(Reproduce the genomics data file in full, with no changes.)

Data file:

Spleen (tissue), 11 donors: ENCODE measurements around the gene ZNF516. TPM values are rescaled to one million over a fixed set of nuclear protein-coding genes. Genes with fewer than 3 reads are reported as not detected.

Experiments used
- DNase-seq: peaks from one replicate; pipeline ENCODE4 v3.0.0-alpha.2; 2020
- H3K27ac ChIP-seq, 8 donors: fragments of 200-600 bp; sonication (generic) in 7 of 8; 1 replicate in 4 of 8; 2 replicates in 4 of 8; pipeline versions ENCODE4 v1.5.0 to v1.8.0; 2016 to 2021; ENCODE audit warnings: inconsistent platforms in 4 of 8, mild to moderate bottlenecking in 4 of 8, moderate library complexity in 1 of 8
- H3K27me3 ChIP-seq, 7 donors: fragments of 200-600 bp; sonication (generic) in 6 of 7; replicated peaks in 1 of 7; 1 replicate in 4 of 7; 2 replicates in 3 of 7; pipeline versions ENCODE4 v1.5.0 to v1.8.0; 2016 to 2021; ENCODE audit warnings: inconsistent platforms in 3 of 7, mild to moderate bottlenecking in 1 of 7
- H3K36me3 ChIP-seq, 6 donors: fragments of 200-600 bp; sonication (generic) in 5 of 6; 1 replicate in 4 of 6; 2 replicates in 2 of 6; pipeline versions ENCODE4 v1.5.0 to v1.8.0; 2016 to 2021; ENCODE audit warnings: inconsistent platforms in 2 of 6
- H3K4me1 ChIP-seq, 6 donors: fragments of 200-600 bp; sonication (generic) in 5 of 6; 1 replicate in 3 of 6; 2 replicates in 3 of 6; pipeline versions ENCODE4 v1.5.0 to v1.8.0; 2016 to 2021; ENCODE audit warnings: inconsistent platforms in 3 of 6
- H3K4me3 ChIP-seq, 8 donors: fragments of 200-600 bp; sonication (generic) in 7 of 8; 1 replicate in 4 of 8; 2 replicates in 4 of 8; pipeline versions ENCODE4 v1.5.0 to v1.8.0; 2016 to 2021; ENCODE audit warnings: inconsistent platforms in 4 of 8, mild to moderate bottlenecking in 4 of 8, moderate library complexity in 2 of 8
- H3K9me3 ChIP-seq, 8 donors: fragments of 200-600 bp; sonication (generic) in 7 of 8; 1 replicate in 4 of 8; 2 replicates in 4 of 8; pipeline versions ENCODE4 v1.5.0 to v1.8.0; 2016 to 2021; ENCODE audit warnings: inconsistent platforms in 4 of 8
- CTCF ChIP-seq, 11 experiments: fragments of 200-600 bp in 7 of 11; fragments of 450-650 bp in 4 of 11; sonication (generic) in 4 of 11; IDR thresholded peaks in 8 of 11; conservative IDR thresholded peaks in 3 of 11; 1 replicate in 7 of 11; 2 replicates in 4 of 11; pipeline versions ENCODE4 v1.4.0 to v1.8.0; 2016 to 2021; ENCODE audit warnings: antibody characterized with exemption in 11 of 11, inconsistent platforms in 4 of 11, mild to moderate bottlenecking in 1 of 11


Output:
Spleen (tissue), 11 donors: ENCODE measurements around the gene ZNF516. TPM values are rescaled to one million over a fixed set of nuclear protein-coding genes. Genes with fewer than 3 reads are reported as not detected.

Experiments used
- DNase-seq: peaks from one replicate; pipeline ENCODE4 v3.0.0-alpha.2; 2020
- H3K27ac ChIP-seq, 8 donors: fragments of 200-600 bp; sonication (generic) in 7 of 8; 1 replicate in 4 of 8; 2 replicates in 4 of 8; pipeline versions ENCODE4 v1.5.0 to v1.8.0; 2016 to 2021; ENCODE audit warnings: inconsistent platforms in 4 of 8, mild to moderate bottlenecking in 4 of 8, moderate library complexity in 1 of 8
- H3K27me3 ChIP-seq, 7 donors: fragments of 200-600 bp; sonication (generic) in 6 of 7; replicated peaks in 1 of 7; 1 replicate in 4 of 7; 2 replicates in 3 of 7; pipeline versions ENCODE4 v1.5.0 to v1.8.0; 2016 to 2021; ENCODE audit warnings: inconsistent platforms in 3 of 7, mild to moderate bottlenecking in 1 of 7
- H3K36me3 ChIP-seq, 6 donors: fragments of 200-600 bp; sonication (generic) in 5 of 6; 1 replicate in 4 of 6; 2 replicates in 2 of 6; pipeline versions ENCODE4 v1.5.0 to v1.8.0; 2016 to 2021; ENCODE audit warnings: inconsistent platforms in 2 of 6
- H3K4me1 ChIP-seq, 6 donors: fragments of 200-600 bp; sonication (generic) in 5 of 6; 1 replicate in 3 of 6; 2 replicates in 3 of 6; pipeline versions ENCODE4 v1.5.0 to v1.8.0; 2016 to 2021; ENCODE audit warnings: inconsistent platforms in 3 of 6
- H3K4me3 ChIP-seq, 8 donors: fragments of 200-600 bp; sonication (generic) in 7 of 8; 1 replicate in 4 of 8; 2 replicates in 4 of 8; pipeline versions ENCODE4 v1.5.0 to v1.8.0; 2016 to 2021; ENCODE audit warnings: inconsistent platforms in 4 of 8, mild to moderate bottlenecking in 4 of 8, moderate library complexity in 2 of 8
- H3K9me3 ChIP-seq, 8 donors: fragments of 200-600 bp; sonication (generic) in 7 of 8; 1 replicate in 4 of 8; 2 replicates in 4 of 8; pipeline versions ENCODE4 v1.5.0 to v1.8.0; 2016 to 2021; ENCODE audit warnings: inconsistent platforms in 4 of 8
- CTCF ChIP-seq, 11 experiments: fragments of 200-600 bp in 7 of 11; fragments of 450-650 bp in 4 of 11; sonication (generic) in 4 of 11; IDR thresholded peaks in 8 of 11; conservative IDR thresholded peaks in 3 of 11; 1 replicate in 7 of 11; 2 replicates in 4 of 11; pipeline versions ENCODE4 v1.4.0 to v1.8.0; 2016 to 2021; ENCODE audit warnings: antibody characterized with exemption in 11 of 11, inconsistent platforms in 4 of 11, mild to moderate bottlenecking in 1 of 11